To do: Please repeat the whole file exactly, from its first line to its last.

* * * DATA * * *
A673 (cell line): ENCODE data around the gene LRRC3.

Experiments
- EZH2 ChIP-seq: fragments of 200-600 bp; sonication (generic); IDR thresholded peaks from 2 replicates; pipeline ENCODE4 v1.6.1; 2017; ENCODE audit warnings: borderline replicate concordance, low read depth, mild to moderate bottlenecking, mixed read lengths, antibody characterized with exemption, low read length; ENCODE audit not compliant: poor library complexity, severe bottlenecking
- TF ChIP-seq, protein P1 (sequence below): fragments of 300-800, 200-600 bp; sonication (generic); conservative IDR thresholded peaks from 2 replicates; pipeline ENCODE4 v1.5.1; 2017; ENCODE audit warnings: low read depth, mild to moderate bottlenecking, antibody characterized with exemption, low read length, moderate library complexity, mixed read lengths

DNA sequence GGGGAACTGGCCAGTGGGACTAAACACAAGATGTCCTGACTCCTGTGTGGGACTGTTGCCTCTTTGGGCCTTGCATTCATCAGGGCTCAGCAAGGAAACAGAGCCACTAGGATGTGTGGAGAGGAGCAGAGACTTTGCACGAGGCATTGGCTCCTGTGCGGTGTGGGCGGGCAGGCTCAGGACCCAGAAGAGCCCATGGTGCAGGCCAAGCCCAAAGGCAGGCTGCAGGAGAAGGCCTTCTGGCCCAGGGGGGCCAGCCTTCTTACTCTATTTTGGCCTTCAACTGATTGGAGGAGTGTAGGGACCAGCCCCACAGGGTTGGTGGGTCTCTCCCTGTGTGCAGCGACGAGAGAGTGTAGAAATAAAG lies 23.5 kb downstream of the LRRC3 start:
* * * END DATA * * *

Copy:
A673 (cell line): ENCODE data around the gene LRRC3.

Experiments
- EZH2 ChIP-seq: fragments of 200-600 bp; sonication (generic); IDR thresholded peaks from 2 replicates; pipeline ENCODE4 v1.6.1; 2017; ENCODE audit warnings: borderline replicate concordance, low read depth, mild to moderate bottlenecking, mixed read lengths, antibody characterized with exemption, low read length; ENCODE audit not compliant: poor library complexity, severe bottlenecking
- TF ChIP-seq, protein P1 (sequence below): fragments of 300-800, 200-600 bp; sonication (generic); conservative IDR thresholded peaks from 2 replicates; pipeline ENCODE4 v1.5.1; 2017; ENCODE audit warnings: low read depth, mild to moderate bottlenecking, antibody characterized with exemption, low read length, moderate library complexity, mixed read lengths

DNA sequence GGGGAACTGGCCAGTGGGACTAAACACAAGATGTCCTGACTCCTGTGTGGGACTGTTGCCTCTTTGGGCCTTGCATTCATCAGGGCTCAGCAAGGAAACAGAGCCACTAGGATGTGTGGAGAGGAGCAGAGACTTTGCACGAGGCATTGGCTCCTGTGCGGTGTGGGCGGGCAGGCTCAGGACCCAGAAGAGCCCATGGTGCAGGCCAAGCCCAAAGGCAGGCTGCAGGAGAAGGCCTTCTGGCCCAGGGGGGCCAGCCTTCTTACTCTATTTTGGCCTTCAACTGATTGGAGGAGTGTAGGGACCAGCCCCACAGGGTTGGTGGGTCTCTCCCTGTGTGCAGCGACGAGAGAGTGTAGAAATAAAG lies 23.5 kb downstream of the LRRC3 start: